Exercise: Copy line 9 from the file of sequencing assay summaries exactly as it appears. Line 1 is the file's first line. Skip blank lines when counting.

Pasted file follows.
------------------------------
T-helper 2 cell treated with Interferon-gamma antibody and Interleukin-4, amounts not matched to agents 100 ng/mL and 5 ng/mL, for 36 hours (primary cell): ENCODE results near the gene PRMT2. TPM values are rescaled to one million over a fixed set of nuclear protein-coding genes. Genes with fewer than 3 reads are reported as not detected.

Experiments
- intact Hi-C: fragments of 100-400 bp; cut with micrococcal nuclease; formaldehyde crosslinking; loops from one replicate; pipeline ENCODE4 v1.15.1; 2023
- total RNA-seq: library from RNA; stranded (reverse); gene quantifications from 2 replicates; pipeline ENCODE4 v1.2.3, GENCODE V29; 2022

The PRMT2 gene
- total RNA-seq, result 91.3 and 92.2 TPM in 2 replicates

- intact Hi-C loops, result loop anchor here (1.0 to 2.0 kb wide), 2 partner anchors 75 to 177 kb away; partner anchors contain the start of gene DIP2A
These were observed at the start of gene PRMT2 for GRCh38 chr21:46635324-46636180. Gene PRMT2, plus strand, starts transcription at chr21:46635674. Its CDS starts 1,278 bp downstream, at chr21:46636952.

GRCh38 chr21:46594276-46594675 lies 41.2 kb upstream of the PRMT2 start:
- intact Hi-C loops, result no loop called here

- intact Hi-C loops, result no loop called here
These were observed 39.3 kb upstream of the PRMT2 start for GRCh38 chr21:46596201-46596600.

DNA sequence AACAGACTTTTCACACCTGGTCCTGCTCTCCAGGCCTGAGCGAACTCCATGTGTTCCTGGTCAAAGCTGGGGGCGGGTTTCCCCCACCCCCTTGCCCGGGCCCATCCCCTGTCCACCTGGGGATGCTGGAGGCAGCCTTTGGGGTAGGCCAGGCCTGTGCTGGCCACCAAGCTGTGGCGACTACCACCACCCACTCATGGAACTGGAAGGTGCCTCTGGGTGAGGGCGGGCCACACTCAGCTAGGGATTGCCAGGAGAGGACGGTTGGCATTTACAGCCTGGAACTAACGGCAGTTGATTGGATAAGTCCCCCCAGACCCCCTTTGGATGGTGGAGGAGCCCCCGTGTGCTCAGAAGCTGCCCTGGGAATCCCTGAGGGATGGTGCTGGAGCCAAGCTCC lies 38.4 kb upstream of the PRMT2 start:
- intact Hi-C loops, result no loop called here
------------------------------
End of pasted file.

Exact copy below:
GRCh38 chr21:46594276-46594675 lies 41.2 kb upstream of the PRMT2 start: